David Alpay and Marley Shelton
It's 2025, a world without strollers, preschool and Sesame Street. There's no need when the youngest child on Earth is 6 years old and every woman alive has become infertile. Humans are an endangered species.
That's the gut-wrenching premise of Lifetime's provocative new thriller The Lottery. You might call it a prequel to the 2006 movie Children of Men, a spiritual parable set in a violent, childless future. "While they have the same point of departure, it's a...
Joel Kinnaman, Mireille Enos
Netflix resurrects The Killing for one final six-episode season (its fourth) on Friday Aug. 1 (at 12:01 a.m. Pacific time). But to prep viewers who may have missed the show's run on AMC — or just need to bone up on the exploits of homicide detectives Sarah Linden (Mireille Enos) and Stephen Holder (Joel Kinnaman) — the streaming video service is mounting a campaign this summer for viewers to binge the show's first three seasons.
TV Guide Magazine spoke with The Killing executive producer Veena Sud about the show's transition to Netflix, how it will change next season and whether this is truly the end for the drama. Sud and Netflix also unveil a new recap video, summarizing The Killing's first three seasons, below...
When God takes a holiday, how do his abandoned heavenly children react? They rain hell down on earth. The new Syfy series Dominion — a sequel to the 2010 movie Legion — is set in a world deserted by the Almighty and still ravaged from angels who attacked some 25 years earlier, in the Extinction War. Archangel Gabriel (Carl Beukes) and a...
David Alpay, Marley Shelton
Imagine a world in which it's been five years since a baby was born. Welcome to Lifetime's new series, The Lottery, from Timothy J. Sexton, who earned an Oscar nomination for the Children of Men screenplay. Like that film, The Lottery is set in a dystopian world struck by global infertility. The lottery in question is held by the U.S. government to determine which women will carry 100 newly fertilized embryos.
Spoiler alert! The jaw-dropping, emotionally wrenching fifth season of CBS's The Good Wife fittingly ended with two more delicious surprises. Who would have guessed that...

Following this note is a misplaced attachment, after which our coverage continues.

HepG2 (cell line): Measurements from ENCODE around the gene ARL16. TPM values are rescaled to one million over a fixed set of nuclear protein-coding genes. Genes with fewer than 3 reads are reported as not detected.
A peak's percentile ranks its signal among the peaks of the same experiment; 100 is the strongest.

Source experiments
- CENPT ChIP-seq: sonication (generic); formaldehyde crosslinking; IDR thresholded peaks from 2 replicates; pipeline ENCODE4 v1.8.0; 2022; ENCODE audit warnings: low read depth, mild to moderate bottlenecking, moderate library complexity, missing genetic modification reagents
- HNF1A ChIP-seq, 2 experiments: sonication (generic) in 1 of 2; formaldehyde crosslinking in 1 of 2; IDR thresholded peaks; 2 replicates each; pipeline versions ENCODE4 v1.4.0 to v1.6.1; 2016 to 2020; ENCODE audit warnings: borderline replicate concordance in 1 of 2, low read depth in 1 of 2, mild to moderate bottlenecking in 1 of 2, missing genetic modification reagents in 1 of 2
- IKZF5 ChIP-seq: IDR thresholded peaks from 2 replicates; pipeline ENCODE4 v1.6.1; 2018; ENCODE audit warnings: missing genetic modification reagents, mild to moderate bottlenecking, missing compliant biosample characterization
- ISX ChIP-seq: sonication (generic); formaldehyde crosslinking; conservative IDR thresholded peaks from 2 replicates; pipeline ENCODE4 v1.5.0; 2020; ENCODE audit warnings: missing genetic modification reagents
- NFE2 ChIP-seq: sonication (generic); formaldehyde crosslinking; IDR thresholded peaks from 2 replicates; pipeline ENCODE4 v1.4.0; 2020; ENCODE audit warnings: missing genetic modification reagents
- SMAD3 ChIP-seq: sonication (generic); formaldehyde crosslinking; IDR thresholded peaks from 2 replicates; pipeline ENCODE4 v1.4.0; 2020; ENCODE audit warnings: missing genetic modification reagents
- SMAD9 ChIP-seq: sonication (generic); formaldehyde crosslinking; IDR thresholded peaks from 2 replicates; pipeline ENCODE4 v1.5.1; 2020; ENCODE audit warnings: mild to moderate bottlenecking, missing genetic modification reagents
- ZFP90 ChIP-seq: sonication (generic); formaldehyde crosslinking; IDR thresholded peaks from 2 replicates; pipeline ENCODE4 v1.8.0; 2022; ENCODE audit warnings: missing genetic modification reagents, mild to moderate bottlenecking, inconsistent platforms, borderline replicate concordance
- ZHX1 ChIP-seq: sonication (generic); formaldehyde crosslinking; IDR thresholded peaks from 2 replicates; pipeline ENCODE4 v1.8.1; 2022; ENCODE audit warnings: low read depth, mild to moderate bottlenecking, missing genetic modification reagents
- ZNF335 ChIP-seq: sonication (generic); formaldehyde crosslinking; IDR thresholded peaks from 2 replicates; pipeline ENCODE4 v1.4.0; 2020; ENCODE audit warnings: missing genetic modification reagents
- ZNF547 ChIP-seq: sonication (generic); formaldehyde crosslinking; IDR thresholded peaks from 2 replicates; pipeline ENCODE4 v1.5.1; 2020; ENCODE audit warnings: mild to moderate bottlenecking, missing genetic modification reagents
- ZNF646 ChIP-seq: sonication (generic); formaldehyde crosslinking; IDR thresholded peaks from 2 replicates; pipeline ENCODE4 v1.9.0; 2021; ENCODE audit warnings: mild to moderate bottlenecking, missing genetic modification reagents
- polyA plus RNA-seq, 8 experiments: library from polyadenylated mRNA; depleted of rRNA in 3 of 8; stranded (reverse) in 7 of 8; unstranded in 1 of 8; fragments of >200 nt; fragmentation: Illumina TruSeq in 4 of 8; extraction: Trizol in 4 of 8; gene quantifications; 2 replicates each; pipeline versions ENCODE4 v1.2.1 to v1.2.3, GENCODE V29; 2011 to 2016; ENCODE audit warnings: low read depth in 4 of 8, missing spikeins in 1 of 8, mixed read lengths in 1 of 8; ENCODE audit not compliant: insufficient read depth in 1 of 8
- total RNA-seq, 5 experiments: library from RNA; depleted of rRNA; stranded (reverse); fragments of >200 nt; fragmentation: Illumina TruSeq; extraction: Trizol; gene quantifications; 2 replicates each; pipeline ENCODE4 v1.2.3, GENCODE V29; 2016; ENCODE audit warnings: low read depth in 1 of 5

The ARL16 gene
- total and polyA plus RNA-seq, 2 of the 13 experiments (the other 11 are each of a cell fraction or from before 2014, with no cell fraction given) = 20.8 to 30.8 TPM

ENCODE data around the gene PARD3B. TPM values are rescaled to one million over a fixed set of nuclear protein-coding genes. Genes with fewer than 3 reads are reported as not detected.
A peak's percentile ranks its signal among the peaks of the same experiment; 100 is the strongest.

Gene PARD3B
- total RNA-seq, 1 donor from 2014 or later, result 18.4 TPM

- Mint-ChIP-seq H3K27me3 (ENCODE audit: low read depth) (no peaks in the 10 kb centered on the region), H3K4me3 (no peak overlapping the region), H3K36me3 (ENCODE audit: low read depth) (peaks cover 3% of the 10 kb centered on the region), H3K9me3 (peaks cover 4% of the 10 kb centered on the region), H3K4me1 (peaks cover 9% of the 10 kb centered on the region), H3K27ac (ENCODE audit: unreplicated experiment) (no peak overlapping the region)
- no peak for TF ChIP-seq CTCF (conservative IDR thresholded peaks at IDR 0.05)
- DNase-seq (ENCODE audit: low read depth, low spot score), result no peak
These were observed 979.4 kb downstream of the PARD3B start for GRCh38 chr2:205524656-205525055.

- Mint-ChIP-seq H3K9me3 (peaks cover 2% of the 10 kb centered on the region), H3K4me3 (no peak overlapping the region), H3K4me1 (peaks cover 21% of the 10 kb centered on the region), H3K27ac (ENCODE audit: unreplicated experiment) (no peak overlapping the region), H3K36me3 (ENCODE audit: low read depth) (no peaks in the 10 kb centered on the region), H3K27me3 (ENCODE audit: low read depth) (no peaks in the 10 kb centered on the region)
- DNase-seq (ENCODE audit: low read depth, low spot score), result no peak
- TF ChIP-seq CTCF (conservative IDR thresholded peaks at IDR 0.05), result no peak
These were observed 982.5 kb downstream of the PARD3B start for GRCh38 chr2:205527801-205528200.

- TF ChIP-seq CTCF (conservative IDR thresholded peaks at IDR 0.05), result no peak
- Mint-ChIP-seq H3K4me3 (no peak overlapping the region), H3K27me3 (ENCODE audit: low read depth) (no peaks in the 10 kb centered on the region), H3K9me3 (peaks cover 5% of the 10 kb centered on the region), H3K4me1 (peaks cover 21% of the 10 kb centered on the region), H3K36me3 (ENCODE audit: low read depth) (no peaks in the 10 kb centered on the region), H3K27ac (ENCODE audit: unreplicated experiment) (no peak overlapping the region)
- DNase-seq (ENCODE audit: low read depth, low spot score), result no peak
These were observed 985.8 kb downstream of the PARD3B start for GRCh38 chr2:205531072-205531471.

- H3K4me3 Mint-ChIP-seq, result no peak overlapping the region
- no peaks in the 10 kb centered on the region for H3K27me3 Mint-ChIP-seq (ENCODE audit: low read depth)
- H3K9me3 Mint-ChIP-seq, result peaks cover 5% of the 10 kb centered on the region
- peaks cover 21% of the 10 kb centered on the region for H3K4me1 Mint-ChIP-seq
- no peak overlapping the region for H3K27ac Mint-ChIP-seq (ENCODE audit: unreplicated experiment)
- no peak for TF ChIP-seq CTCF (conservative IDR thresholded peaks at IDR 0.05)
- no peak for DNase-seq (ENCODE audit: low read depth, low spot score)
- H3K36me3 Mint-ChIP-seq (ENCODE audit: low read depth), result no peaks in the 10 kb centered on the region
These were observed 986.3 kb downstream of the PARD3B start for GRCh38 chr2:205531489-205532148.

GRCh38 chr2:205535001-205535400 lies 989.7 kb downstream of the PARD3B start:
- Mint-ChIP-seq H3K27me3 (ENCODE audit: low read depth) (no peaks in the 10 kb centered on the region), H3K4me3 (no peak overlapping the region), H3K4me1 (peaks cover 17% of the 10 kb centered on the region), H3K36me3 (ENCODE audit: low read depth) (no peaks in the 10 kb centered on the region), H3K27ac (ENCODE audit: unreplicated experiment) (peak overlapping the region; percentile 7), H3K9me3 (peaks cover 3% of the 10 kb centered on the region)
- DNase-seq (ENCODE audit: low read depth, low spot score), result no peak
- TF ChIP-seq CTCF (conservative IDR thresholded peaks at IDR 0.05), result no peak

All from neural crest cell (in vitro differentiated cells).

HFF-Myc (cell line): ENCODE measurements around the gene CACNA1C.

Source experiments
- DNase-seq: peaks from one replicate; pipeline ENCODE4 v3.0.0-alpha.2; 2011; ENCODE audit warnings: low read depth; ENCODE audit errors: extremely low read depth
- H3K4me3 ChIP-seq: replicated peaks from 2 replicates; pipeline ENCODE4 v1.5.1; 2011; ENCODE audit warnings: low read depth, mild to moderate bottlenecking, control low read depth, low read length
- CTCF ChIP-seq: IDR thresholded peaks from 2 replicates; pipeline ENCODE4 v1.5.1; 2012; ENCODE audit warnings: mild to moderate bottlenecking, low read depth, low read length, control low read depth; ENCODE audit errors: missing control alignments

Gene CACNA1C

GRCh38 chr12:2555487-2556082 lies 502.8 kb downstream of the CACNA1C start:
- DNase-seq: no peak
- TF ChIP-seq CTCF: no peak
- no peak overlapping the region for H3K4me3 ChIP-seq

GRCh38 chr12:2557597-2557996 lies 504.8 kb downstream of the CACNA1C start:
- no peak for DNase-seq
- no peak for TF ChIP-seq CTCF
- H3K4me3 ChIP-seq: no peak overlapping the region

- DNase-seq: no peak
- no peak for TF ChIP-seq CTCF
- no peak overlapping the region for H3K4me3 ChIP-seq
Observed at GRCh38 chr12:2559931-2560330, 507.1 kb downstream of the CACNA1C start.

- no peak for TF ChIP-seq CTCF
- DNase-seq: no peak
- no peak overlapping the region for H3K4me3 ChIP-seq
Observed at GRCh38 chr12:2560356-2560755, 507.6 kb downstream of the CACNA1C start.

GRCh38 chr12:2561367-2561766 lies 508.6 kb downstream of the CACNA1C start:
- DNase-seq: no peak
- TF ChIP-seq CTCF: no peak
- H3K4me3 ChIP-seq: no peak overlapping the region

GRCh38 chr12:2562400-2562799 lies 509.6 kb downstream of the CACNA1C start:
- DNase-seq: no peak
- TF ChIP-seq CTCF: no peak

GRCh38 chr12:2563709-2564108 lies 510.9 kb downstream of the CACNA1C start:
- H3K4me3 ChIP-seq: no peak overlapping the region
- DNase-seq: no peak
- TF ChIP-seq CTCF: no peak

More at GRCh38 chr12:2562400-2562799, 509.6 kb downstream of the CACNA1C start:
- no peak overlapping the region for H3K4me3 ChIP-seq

Barbara Walters started smashing the TV-news glass ceiling in 1961 when she became the first female correspondent on Today. During the following five decades, the Massachusetts native was also the first woman to cohost a morning news show (Today in 1974), to coanchor a nightly news program (ABC Evening News in 1976), and then, for 25 years, to cohost the ABC newsmagazine 20/20. She became known as the Queen of Scoop as she wrangled major stars and world leaders for her trademark in-depth interviews and produced and hosted annual Oscar specials and The 10 Most Fascinating People. Finally, Walters conquered daytime 17 years ago with The View, the all-female talk show that dares to spotlight politics as well as makeup, cooking and gossip...
Mariska Hargitay, Josh Pais
Talk about a rerun. Almost every spring, the fate of NBC's Law & Order: SVU remains unsettled until the last possible moment. TV Guide Magazine talked to showrunner Warren Leight about the prospects for Season 16.
TV Guide Magazine: You, along with some of the cast and crew, have been tweeting under the hashtag "Renew SVU." So everyone wants to return?
Warren Leight: It's fair to say the cast and crew want the show to come back and the show deserves to come back.
Kurtwood Smith, Landon Gimenez and Frances Fisher
It looks as if The Bible has been a godsend. Last year's History miniseries averaged 11.4 million viewers overall, kicking off a new surge of religious-themed programming. ABC's new back-from-the-dead drama Resurrection, with its faith-based undercurrents, is averaging 10.2 million viewers, and the box-office success of such movies as ...
Being Human, the saga of supernatural roommates who just want to be ordinary folks, loses its lease Monday after four seasons on Syfy (which adapted the British hit of the same name). Sam Witwer, who plays Aidan, the hunky and tortured vampire who bunks in a Boston townhouse with werewolves Josh (Sam Huntington) and Nora (Kristen Hager), and Sally (Meaghan Rath), the ghost he finally realizes he loves, tells TV Guide Magazine about the finale, and reveals why the show will stop chomping on our hearts.